The new profile page (on the Profile tab, the first thing most users see when looking at a user) has a "top posts" section to highlight the user's most-voted questions and answers. Usually this is a positive thing for the user, but occasionally it looks more like this:

five downvoted posts, worst at -28

This might not be something the affected user is proud of, but he might not be free to delete them either (for example if they are answered questions).

You also see the top-voted (or least-downvoted) posts on the Activity tab, but there they have the neutral headers of "Questions" and "Answers". "Top posts", on the other hand, sounds a little like a value judgement -- a promotion. If we understand "top" to be relative then it's accurate but unflattering, but "top" can also convey an absolute, positive meaning to some.

Do we care? Should we change anything? Here are some possibilities, in ascending order of difficulty to implement:

We could say "tough noogies". Maybe a little public shaming is good for the soul. Or maybe it's not but, you know, public data is public, so because people can see this information easily enough anyway, there's no point in trying to hide it. Take it as motivation to do better.

We could change the section heading. I don't have a good suggestion that would be short enough; maybe somebody else does.

We could restrict the list to positive-scoring posts. In the all-negative case we can't just leave the section blank, though; that will suggest that the person has no posts, which is misleading. Perhaps we would take a cue from a similar case on the Activity tab:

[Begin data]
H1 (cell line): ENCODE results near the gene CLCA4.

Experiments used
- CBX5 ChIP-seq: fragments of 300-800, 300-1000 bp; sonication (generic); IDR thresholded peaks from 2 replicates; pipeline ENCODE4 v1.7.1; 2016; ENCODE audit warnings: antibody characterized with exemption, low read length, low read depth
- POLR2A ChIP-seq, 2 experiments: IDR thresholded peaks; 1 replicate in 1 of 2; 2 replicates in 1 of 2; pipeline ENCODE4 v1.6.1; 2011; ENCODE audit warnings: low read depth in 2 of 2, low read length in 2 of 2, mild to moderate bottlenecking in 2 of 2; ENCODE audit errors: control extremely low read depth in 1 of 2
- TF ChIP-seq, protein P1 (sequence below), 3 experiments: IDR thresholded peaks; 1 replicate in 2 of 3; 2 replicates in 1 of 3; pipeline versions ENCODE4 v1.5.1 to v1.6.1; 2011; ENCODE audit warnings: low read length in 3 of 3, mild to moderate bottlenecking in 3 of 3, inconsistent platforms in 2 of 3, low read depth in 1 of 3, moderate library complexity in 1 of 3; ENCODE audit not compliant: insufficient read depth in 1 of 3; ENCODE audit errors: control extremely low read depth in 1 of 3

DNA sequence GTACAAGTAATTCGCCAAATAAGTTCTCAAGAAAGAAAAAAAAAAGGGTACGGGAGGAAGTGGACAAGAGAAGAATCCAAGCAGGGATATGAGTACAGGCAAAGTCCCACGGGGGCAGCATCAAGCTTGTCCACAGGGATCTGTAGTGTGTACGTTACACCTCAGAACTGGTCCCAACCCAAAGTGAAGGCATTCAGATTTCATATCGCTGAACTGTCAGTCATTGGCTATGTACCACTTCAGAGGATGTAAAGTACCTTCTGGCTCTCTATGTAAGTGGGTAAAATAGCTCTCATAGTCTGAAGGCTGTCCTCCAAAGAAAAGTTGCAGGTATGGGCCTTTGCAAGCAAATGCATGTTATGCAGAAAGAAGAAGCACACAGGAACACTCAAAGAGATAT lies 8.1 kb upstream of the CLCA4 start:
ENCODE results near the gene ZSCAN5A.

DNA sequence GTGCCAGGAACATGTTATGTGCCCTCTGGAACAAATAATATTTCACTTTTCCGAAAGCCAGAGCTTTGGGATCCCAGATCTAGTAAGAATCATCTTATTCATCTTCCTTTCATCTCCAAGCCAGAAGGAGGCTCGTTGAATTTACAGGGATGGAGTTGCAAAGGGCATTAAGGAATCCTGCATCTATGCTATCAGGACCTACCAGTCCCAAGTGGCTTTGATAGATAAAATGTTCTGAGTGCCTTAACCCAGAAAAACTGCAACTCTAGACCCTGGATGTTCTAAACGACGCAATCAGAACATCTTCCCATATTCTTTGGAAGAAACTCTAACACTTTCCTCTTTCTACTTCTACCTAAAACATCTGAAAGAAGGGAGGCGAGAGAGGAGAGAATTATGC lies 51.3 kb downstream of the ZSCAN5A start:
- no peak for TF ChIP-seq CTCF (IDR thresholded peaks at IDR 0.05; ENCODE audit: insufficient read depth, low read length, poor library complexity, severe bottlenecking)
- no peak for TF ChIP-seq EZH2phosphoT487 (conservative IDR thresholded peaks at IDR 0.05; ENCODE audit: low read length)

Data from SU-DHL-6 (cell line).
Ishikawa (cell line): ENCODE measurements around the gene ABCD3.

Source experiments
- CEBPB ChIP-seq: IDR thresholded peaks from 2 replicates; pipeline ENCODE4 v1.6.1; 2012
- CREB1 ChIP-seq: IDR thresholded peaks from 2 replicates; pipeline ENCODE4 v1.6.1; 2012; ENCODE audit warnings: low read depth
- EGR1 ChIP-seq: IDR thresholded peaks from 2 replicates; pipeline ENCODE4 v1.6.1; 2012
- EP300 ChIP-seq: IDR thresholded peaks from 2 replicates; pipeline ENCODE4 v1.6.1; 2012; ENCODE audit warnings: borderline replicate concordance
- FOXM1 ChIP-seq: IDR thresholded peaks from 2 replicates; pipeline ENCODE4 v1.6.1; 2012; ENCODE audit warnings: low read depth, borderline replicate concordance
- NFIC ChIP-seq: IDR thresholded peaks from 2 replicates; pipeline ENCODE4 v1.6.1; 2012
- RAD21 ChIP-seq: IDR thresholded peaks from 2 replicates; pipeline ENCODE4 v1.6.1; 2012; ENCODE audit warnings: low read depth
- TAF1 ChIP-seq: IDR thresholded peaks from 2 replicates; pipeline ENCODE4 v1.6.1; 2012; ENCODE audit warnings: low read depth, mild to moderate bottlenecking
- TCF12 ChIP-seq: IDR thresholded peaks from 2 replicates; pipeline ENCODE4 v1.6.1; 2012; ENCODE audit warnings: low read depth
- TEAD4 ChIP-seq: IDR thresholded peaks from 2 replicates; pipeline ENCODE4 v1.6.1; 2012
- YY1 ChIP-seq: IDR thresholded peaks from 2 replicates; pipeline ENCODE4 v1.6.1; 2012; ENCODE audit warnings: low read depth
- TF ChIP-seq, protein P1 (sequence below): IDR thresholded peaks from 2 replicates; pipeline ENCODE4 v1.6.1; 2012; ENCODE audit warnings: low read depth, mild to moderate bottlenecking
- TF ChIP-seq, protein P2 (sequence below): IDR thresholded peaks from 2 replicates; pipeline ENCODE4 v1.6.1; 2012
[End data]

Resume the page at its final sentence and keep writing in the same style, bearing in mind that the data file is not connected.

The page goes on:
"no positive reputation changes"

For reputation that just invites gawking, and it might for "top posts" too, but if there was value in not having an all-negative reputation-changes list, maybe the same principle applies here too.

We could allow users to selectively remove posts from the list. Maybe you don't mind highlighting that -5 answer because everybody is Wrong and you want people to see the Truth, but that -3 question really was kind of stupid now that you think about it and you'd rather not show it off. However, this isn't just a simple matter of programming; implementing this has implications for the database schema and for the UI as well as the code. It's probably not worth it; I'm including it for the sake of completeness.

I've probably missed some other options.

What, if anything, should we do about negative-score posts in the "top posts" list?


1 Answer 1


Here, Jeff Atwood wrote

The StackOverflow team believes that everybody's special in their own way and doesn't deserve to have a negative self-esteem (aka reputation).

This. A rep of zero or negative seemed cruel.

Displaying a bunch of negative-voted posts does seem to be sort of cruel, given that it's on the first page you see when you click on a user's profile.

What else is prominently featured on a user's profile page?

  • Their top tags.
  • Their top badges
  • Their top communities.
  • Their top network posts.

These all make it seem like your profile page should show off your best, and be a positive thing - like a brag sheet. So why should we have people be embarrassed?

Also, the idea of hiding things that would be . . . um . . . unfortunate for others to see has already been implemented. I did some snooping, and found that there's one little extra feature in the new profile:

New "Hide a community" from my profile feature, (found on the "Edit & Settings" tab.) This came from community feedback, and helps users who may not want their SO Profile - which their boss might stumble upon - to prominently feature their top questions from, oh, I dunno...The Workplace, say. (It's not a true privacy setting, as the connection between accounts can be made with some work, like through the API, but it lets you control what sites are or are not featured on your profile page.)

Users can already hide entire communities. Why not individual posts, too?

So, I actually vote to let users remove posts from their "top posts". A caveat could be that the posts have to have net scores less than 0, but that sounds like more work for whoever would have to build this in.

  • 2
    It seems easier to just not feature posts unless they have a score >= 0. They'd still be visible on the "all answers/questions" lists, but they're not prominently displayed.
    – Troyen
    Commented Apr 26, 2015 at 21:12

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